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Washington state to clamp down on marijuana use in bars

By Eric M. Johnson

SEATTLE (Reuters) - Washington state will clamp down on bars that have been sidestepping a ban on consuming marijuana in public by converting part of their space into private clubs.

The move comes as the state considers ways to regulate marijuana after voters legalized the drug for recreational use last year.

In November Washington and Colorado became the first U.S. states to approve marijuana for adult recreational use. The Washington law would ultimately permit cannabis to be sold and taxed at state-licensed stores.

The state's Liquor Control Board, charged with overseeing the move to legal recreational pot use, said on Wednesday that it would crack down on bars that convert into clubs where people can consume marijuana.

"These licensed locations are allowing patrons to either smoke, vaporize or otherwise ingest marijuana on the premises," the board said in a statement.

Brian Smith, a board spokesman, said the law prevents public display of pot use, including in restaurants and bars, a civil infraction punishable by a $103 fine on the customer.

"You can't open it up, you can't show somebody, and you certainly can't smoke it or ingest it in some way in a public place," he said. "Bars and restaurants are public places that we license."

Smith said there were at least two bars in the Pacific Northwest state where patrons were using pot. The Washington state liquor control board "will take steps to prevent that kind of activity from proliferating," he said.

The Liquor Control Board has until December to set up a system to oversee adult recreational pot use.

Under current law, there are no provisions that tell authorities how to deal with bars or restaurants that allow marijuana on their premises.

'WANT TO COMPLY'

Jeff Call, owner of the Stonegate Pizza and Rum Bar, said he had partitioned part of his Tacoma bar as a private club where pot users could light up, and that he wants to work with authorities.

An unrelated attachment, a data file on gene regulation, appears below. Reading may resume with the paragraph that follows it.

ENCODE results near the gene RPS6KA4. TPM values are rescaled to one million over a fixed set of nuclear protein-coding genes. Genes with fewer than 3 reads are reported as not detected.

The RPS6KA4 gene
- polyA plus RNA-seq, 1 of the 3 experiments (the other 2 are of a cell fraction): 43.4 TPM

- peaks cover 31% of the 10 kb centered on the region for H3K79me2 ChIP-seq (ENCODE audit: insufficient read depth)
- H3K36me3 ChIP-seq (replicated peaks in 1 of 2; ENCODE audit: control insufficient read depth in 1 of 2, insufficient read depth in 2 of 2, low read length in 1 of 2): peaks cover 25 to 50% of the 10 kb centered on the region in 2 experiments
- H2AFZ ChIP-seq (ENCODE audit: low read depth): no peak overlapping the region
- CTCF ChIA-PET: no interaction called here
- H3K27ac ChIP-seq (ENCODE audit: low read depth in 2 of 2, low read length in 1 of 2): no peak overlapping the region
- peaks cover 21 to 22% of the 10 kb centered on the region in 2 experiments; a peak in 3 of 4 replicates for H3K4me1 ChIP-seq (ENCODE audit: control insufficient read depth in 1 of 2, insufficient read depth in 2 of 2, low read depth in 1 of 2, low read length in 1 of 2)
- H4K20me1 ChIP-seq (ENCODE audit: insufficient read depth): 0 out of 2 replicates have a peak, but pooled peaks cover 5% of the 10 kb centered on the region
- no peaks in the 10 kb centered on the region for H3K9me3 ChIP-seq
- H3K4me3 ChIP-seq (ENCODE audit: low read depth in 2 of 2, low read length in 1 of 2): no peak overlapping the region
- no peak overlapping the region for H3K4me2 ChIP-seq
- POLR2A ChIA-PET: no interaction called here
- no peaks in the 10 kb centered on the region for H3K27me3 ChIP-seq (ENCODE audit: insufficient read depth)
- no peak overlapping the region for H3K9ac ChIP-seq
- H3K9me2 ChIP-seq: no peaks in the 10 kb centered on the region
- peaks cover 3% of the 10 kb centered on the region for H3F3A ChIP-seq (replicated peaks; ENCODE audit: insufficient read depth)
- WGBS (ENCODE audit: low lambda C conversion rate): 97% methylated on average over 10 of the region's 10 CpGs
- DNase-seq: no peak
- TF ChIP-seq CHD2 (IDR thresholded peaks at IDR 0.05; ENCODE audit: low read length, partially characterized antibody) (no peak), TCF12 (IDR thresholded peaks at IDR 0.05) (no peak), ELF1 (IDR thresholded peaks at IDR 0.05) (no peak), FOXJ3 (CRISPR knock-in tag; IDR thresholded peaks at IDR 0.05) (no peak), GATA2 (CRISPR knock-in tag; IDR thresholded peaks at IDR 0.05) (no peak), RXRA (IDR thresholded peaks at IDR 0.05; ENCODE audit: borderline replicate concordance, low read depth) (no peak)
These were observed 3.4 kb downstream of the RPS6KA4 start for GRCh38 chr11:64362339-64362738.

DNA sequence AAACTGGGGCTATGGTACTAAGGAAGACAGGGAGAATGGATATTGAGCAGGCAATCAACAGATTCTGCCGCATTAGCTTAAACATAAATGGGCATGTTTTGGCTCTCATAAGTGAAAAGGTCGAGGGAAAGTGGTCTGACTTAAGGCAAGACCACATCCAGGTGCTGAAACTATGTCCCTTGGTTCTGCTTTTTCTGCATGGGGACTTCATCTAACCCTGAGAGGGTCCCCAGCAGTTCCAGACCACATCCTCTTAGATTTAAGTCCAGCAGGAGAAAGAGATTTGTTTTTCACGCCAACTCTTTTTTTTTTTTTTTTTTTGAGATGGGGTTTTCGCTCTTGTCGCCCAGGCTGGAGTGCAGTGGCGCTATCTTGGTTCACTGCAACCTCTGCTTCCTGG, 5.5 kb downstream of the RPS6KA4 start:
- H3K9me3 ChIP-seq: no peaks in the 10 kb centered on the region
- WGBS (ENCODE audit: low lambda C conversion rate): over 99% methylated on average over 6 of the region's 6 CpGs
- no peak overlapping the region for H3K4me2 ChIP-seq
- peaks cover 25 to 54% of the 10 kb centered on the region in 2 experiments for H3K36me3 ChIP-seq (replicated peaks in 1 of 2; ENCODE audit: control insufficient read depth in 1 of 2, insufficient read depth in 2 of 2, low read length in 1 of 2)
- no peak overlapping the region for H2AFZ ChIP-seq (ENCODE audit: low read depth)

"It all depends on the rules. We want to comply. I am trying to work with the state. We are trying to do it in a responsible manner," he said.

In the state capital of Olympia, Frank Schnarr, owner of Frankie's Sports Bar & Grill, also has set up a private room so customers can use marijuana. He said he would maintain that arrangement and challenge the new restrictions in court.

"It got passed for recreational use," Schnarr said of the voter-approved measure. "They should let it be smoked everywhere."

The Liquor Control Board is due to draft new pot regulations by May 22, gather public comment at a hearing on June 26, and accept or reject the rules on July 3. They will become effective on August 3.

The state's Democratic Governor Jay Inslee said he was committed to applying the law in a way that will create a well-regulated industry for marijuana, which remains illegal under federal law.

"The law is clear that marijuana cannot be consumed in public. Allowing that would run counter to the state's commitment to responsible implementation and send just the wrong message," said David Postman, a spokesman for Inslee.

Eighteen states, plus the District of Columbia, have legalized marijuana for medical use, according to the National Conference of State Legislatures.

A law decriminalizing possession of small amounts of marijuana went into effect in Rhode Island on Monday after the state last year became the 15th in the United States to enact such legislation.

(Editing by Cynthia Johnston and Xavier Briand)

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